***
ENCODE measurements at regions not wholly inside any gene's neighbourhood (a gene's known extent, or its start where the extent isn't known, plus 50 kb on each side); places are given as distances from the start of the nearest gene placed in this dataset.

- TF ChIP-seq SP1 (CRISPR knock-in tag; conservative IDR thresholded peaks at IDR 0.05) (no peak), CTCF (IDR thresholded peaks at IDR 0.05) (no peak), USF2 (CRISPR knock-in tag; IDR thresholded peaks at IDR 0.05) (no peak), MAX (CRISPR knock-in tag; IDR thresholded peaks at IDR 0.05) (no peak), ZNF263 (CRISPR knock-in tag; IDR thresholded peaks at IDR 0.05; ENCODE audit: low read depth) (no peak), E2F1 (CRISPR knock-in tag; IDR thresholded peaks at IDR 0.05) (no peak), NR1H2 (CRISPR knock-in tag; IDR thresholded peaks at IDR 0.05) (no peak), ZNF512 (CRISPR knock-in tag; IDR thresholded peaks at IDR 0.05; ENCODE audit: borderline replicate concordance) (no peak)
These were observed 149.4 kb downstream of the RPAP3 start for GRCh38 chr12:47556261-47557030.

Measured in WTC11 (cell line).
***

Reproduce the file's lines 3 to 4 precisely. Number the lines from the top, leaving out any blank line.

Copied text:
These were observed 149.4 kb downstream of the RPAP3 start for GRCh38 chr12:47556261-47557030.

Measured in WTC11 (cell line).